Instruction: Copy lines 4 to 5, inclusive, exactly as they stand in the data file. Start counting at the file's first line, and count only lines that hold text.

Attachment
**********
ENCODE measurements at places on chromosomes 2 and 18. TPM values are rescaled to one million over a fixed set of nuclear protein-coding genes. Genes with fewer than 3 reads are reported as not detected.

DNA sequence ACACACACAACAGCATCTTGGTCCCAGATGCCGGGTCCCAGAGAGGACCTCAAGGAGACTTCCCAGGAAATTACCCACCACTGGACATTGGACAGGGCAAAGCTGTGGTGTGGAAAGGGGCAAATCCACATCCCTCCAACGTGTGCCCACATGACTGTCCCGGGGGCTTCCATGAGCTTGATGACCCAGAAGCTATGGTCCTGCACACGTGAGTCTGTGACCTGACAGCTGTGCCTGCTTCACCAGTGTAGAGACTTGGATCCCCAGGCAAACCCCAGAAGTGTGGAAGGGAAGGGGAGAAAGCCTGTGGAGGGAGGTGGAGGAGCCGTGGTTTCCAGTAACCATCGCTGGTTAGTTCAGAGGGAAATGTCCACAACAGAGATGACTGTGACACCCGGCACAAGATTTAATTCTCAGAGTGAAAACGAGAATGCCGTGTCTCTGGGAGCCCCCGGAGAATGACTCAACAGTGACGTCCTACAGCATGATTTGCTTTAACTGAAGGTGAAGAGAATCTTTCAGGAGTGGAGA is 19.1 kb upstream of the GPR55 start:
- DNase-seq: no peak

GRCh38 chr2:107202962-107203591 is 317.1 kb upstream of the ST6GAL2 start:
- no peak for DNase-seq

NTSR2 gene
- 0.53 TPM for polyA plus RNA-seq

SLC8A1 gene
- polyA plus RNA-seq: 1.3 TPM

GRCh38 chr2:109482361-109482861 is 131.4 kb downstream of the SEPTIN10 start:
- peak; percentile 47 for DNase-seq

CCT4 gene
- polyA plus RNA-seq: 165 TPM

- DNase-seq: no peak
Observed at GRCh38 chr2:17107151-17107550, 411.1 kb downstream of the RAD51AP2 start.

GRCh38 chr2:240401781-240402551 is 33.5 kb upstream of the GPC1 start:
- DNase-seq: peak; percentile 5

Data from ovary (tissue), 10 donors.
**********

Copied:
GRCh38 chr2:107202962-107203591 is 317.1 kb upstream of the ST6GAL2 start:
- no peak for DNase-seq